Nisbet, R. G. M., Hubbard, M., A Commentary on Horace Odes II. Oxford, 1978. The two volumes of N&H; constitute one of the greatest Classical commentaries of this century and are indispensable for anyone serious about reading Horace’s odes in Latin. The commentaries provide no Latin text, but even the Latinless will profit from their lucid and economical remarks. N&H; open each ode with a brief list of prior critical studies, a paraphrase in English, a discussion of the background along with any Greek or Latin analogues and finally a capsule aesthetic evaluation. After this introduction, they provide a line-by-line commentary whose riches hold us all in their debt.
Putnam, Michael C. J., Artifices of Eternity. Horace’s Fourth Book of Odes. Ithaca and London, 1986. This is currently the only comprehensive study of C.4 in English. Putnam provides a Latin text of each ode, an accurate prose translation and a sustained aesthetic analysis that argues (against received opinion) for their artistic success as a pendant to C.1-3.
Rudd, Niall, Horace Epistles Book II and Epistle to the Pisones (‘Ars Poetica’). Cambridge, 1989. A Latin text and commentary in the CGLC series by one of the finest critics of Horatian satire.
Shackleton Bailey, D. R., Q. Horati Flacci Opera. Stuttgart. 1985. This is the standard Latin edition of Horace’s works in the Bibliotheca Scriptorum Graecorum et Romanorum Teubneriana series (usually just called “BT,” or “Teubners,” for short). The 1985 edition came with a long list of corrigenda that were corrected in the second (1991) and third (1995) editions.
Syndikus, H. P., Die Lyrik des Horaz, vol. I. Darmstadt, 1972.
Syndikus, H. P., Die Lyrik des Horaz, vol. II. Darmstadt, 1973. This, along with N&H;, is the other major commentary on the odes. For those who read German, Syndikus covers C.1-4 with full, nuanced and penetrating literary analyses in a series of short essays. Their depth of understanding and compaction of comment belie their length. Syndikus is commonly raided, often without attribution, for the seeds of ideas that later sprout into full papers.
West, David, Horace Odes I. Carpe Diem. Text, Translation and Commentary. Oxford, 1995. West’s facing translations are rough accentual versions very little different than prose, but the brief commentaries are full of rare common sense and wisdom. Unlike many commentators who see Horace as a disengaged ironist rarely if ever conveying genuine lived emotion, West views Horace as “a profound poet of love, religion, and friendship” (ix) and tries to demonstrate that in his book.
Wickham, E. C., Q. Horati Flacci Opera, 2nd ed. H. W. Garrod. Oxford, 1912. This is an inexpensive and widely-used Latin edition in the Oxford Classical Text series.
Wilkinson, L. P., Horace and his Lyric Poetry. Cambridge, 2nd ed.1951. (The corrected 1968 reprint of the second edition is now available as a paperback from Bristol Classical Press.) This is arguably the best single introduction to Horace’s poetry that we have: it is clear, balanced, thorough and imbued with a deep sympathy for the poet. The verve and aphoristic power of the writing make it a painless delight to read.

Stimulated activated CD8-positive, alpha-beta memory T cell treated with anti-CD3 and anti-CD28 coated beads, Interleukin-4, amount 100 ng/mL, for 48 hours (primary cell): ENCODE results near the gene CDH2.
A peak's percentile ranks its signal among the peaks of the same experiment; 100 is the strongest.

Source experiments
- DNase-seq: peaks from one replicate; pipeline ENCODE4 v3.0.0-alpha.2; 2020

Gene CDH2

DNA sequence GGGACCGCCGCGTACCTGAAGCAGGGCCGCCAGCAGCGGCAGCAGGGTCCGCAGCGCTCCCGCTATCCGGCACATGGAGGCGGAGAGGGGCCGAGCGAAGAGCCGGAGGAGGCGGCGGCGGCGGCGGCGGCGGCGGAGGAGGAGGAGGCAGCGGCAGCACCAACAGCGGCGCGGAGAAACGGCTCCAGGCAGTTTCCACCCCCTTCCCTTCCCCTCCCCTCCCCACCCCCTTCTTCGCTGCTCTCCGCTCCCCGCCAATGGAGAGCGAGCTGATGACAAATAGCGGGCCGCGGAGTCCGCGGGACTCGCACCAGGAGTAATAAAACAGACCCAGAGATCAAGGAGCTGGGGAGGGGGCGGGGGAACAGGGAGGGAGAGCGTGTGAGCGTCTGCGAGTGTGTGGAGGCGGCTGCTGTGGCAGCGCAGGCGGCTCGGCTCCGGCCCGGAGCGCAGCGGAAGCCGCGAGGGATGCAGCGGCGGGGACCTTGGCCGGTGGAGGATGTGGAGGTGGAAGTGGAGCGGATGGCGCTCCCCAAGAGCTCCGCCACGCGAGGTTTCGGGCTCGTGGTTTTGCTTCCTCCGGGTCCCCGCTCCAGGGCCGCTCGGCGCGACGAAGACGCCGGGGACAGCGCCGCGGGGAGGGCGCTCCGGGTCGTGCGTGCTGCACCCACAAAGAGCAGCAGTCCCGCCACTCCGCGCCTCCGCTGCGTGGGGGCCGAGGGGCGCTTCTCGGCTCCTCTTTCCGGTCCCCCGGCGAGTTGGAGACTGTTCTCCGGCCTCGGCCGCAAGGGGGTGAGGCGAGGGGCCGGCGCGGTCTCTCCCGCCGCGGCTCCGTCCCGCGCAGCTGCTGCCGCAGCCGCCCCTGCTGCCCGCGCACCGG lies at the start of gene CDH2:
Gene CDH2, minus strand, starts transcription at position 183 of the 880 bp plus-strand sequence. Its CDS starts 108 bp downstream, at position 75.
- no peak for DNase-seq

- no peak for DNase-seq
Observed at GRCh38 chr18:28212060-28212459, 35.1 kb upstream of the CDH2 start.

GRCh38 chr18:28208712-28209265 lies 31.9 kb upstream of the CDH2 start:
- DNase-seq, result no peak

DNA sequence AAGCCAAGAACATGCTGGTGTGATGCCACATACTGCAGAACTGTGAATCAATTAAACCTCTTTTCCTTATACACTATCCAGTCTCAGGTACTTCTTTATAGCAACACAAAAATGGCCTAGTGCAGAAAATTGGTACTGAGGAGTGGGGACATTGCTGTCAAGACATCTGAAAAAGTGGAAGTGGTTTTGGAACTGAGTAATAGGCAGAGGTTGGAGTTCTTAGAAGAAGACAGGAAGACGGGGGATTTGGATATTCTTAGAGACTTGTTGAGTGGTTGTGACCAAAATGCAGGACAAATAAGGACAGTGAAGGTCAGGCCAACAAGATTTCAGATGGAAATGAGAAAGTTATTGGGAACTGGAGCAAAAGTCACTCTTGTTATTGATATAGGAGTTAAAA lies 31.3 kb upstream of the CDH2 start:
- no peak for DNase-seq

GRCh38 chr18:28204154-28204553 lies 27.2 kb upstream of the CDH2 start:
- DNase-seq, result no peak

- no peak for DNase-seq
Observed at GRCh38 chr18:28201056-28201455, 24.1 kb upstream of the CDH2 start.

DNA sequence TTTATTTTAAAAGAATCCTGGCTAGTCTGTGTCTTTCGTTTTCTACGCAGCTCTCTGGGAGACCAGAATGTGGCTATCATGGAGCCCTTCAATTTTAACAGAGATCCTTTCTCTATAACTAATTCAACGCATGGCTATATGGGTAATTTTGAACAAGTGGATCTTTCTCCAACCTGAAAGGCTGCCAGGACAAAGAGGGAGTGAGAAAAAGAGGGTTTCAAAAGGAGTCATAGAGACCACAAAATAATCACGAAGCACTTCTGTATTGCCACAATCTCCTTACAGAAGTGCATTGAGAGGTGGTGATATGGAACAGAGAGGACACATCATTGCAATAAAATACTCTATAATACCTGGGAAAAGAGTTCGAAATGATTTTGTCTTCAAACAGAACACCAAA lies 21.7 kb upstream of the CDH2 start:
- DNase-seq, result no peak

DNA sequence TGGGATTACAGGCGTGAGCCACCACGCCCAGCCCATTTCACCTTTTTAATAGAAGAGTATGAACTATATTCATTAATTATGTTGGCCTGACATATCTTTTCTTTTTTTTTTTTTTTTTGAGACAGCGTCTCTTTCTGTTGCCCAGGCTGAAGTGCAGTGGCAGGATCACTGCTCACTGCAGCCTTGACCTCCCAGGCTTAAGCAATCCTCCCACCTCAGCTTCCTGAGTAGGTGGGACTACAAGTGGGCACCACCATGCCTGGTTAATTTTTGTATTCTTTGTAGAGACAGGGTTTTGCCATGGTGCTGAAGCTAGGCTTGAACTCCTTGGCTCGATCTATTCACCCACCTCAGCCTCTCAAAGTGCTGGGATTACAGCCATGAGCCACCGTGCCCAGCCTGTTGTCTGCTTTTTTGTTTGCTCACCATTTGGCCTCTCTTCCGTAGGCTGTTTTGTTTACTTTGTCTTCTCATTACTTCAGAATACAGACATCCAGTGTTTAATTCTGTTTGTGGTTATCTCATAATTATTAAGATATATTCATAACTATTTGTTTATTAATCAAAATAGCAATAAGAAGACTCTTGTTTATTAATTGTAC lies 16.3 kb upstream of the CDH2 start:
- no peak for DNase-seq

Williams, Gordon, Tradition and Originality in Roman Poetry. Oxford, 1968. An outstanding study that many consider the best of its kind. It provides an invaluable background to Horace’s own work, and is in fact a contender for the book on Horace.
Williams, Gordon, The Third Book of Horace’s Odes. Oxford, 1969. This is currently the only English commentary on C.3. It was designed primarily for British sixth-formers and undergraduates. Williams offers a Latin text of each ode, a prose translation and a short critical essay. The introduction has a good section on the Horatian style, but offers virtually no help with meters. An appendix gathers some Greek sources and analogues (all translated). Despite the brevity of the running essays, there is much worth reading here.
Horace in English, edd. D. S. Carne-Ross and Kenneth Haynes, intro. D. S. Carne-Ross. London: Penguin Books, 1996. This anthology of Horatian translations provides a convenient one-volume chronological survey of translations from Surrey to the modern period. It covers most of Horace’s work in a wide variety of translational techniques. The introduction by Carne-Ross is generally sensible and helpful except for his comments on Auden’s meters, which are wildly wrong (p. 46). The greatest defect of the collection, aside from a partiality for certain translators–at least one of whom should never touch Horace–is the complete lack of any representative translations by J. B. Leishman.
Leishman, J. B., Translating Horace. Oxford: Bruno Cassirer, 1956. This is the most successful of the very few sustained attempts to translate Horace using accentual templates. Leishman translates 30 odes and introduces them with a long discussion of the structure of the Horatian ode and a detailed account of his own methods. The primary weaknesses are his tendency to distort stanza structure, to paraphrase needlessly and (perhaps worst of all) to pad out Horace so that most of his aphoristic point is completely lost. Nevertheless, these are great efforts and should be reprinted. Their silent exclusion from Horace in English speaks volumes for the editors’ taste.